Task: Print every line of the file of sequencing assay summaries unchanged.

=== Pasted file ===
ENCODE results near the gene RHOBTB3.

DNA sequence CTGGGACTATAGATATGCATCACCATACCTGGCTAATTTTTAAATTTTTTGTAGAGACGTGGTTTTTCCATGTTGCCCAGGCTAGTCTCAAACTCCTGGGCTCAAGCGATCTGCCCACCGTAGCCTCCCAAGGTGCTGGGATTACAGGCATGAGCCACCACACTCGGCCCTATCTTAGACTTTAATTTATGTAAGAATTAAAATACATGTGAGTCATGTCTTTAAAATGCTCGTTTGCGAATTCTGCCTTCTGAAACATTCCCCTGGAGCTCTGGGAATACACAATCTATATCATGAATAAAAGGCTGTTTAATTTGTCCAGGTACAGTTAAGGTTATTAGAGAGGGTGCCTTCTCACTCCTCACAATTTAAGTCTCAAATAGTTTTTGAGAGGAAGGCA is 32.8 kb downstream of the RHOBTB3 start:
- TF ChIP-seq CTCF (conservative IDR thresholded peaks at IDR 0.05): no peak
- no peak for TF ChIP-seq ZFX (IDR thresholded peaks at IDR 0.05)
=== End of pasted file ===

ENCODE results near the gene RHOBTB3.

DNA sequence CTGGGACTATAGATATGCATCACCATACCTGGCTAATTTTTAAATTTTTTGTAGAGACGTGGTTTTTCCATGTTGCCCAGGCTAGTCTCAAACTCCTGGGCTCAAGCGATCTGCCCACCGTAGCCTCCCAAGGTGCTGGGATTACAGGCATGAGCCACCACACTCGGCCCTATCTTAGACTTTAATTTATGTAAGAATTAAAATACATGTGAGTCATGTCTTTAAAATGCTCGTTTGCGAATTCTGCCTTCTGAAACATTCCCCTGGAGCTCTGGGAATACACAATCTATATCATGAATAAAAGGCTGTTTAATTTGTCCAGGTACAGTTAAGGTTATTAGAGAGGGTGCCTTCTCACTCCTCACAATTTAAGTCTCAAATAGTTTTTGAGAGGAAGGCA is 32.8 kb downstream of the RHOBTB3 start:
- TF ChIP-seq CTCF (conservative IDR thresholded peaks at IDR 0.05): no peak
- no peak for TF ChIP-seq ZFX (IDR thresholded peaks at IDR 0.05)